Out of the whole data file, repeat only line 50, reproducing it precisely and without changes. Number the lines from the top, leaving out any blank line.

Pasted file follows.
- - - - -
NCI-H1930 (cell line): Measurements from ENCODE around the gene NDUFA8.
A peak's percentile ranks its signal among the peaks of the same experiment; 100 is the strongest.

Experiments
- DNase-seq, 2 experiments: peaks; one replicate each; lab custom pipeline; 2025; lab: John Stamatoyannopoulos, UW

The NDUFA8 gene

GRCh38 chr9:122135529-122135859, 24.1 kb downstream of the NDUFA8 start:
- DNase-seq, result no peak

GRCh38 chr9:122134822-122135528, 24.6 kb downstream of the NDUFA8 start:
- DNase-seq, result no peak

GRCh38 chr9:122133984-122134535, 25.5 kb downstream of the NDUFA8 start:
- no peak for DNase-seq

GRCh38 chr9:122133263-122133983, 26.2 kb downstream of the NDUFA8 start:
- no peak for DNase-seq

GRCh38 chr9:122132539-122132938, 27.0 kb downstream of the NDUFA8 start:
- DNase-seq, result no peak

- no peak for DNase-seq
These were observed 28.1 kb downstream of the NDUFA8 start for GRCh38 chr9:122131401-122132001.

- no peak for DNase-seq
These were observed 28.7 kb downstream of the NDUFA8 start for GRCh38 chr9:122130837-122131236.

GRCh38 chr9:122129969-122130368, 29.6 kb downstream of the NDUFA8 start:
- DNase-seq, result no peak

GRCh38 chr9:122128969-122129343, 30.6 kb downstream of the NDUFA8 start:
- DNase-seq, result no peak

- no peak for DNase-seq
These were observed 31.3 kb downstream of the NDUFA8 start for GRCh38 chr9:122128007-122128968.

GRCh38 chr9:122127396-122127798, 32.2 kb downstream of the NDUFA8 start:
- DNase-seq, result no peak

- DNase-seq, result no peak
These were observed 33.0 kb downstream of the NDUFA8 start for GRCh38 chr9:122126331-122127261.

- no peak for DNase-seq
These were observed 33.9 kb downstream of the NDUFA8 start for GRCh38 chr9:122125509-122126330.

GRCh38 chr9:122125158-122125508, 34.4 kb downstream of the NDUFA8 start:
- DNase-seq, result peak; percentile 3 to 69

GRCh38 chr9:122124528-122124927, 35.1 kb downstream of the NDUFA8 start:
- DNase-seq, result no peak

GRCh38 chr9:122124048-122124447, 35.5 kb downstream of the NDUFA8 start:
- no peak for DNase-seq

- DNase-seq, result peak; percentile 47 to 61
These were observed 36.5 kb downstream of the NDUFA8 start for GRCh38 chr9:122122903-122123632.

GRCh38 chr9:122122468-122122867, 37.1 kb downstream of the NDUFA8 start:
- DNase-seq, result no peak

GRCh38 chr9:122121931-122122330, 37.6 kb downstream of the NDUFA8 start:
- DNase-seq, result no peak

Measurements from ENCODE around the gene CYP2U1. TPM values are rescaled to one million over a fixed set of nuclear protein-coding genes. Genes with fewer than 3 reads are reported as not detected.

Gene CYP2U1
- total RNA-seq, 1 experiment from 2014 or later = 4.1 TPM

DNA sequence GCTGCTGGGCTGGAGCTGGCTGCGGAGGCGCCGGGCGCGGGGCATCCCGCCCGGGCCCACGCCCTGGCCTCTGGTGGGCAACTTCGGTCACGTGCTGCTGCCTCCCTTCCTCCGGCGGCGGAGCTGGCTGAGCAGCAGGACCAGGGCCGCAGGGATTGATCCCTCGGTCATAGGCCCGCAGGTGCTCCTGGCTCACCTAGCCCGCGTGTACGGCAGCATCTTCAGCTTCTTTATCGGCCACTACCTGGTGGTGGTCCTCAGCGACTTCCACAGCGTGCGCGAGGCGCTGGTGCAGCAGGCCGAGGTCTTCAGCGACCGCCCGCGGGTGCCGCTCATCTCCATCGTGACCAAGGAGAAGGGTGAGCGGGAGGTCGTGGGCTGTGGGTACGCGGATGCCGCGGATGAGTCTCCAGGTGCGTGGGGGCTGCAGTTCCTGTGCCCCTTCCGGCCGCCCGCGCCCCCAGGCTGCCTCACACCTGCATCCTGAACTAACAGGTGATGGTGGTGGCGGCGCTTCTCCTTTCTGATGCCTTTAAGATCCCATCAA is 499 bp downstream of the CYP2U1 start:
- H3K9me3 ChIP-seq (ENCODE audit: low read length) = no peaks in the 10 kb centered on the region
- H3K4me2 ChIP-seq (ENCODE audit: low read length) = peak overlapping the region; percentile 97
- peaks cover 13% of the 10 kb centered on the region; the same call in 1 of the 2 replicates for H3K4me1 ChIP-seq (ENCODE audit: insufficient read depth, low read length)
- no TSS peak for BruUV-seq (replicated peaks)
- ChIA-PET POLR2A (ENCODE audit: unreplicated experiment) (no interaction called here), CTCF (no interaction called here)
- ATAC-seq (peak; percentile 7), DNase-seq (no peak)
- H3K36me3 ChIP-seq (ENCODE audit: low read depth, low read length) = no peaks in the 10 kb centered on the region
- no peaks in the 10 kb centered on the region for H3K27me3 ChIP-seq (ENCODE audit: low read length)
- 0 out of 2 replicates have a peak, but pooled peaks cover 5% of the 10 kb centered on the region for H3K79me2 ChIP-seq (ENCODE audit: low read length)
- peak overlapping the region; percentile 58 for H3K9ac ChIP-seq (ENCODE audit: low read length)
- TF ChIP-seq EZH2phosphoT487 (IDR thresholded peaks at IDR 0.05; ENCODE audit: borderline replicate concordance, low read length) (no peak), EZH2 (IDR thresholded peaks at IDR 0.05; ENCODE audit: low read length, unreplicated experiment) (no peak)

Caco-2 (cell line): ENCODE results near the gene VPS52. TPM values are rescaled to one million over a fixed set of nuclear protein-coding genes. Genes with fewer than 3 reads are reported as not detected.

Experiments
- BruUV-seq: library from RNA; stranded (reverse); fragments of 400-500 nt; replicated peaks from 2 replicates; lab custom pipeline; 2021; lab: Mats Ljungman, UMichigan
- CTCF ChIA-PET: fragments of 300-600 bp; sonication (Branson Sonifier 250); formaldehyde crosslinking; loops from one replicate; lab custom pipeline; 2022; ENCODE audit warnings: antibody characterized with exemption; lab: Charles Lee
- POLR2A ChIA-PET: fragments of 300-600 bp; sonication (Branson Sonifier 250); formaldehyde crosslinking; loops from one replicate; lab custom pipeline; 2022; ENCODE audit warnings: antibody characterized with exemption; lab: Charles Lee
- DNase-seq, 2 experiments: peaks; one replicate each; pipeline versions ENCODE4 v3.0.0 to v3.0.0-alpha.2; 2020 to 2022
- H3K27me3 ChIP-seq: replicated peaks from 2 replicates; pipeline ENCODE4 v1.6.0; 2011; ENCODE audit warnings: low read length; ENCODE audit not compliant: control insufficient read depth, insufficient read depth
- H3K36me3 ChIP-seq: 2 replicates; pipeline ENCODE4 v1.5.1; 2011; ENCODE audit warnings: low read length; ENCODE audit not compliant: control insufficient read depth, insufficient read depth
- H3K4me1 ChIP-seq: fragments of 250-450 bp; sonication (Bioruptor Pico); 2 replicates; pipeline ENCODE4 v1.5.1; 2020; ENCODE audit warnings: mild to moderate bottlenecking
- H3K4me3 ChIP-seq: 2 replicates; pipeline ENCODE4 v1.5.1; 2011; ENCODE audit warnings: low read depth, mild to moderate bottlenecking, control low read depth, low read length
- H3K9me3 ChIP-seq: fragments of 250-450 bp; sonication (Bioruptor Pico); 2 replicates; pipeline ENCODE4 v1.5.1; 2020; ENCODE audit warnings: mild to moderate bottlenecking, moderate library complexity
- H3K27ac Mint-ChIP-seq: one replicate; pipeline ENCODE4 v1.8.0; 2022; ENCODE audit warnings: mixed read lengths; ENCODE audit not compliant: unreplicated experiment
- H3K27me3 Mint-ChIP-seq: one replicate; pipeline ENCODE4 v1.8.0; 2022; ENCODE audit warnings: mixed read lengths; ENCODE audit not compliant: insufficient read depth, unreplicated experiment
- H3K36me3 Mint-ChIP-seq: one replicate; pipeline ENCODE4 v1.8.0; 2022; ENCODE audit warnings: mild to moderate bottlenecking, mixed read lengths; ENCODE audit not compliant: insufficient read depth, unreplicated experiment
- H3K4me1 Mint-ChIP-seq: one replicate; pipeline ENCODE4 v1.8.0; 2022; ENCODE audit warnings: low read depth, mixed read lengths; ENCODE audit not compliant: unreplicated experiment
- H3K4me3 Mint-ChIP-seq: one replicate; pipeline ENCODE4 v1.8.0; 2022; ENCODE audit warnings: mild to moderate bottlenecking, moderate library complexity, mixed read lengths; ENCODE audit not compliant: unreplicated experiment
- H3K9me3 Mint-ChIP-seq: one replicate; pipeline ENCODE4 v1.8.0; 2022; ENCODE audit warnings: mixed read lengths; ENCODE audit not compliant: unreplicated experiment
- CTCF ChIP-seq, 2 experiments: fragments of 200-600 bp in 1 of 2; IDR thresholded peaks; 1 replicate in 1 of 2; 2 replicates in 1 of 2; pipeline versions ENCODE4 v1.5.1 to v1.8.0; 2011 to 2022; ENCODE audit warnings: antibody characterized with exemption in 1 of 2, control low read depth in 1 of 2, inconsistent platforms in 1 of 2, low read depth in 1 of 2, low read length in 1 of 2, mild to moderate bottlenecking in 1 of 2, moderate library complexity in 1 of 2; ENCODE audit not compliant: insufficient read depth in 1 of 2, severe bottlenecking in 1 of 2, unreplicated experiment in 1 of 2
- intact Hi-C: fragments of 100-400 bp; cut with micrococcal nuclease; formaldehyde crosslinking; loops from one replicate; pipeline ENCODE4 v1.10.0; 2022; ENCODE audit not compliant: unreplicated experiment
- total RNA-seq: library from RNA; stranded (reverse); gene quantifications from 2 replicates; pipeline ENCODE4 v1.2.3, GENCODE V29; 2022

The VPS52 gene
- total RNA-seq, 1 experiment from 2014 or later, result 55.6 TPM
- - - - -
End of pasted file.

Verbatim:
- peaks cover 13% of the 10 kb centered on the region; the same call in 1 of the 2 replicates for H3K4me1 ChIP-seq (ENCODE audit: insufficient read depth, low read length)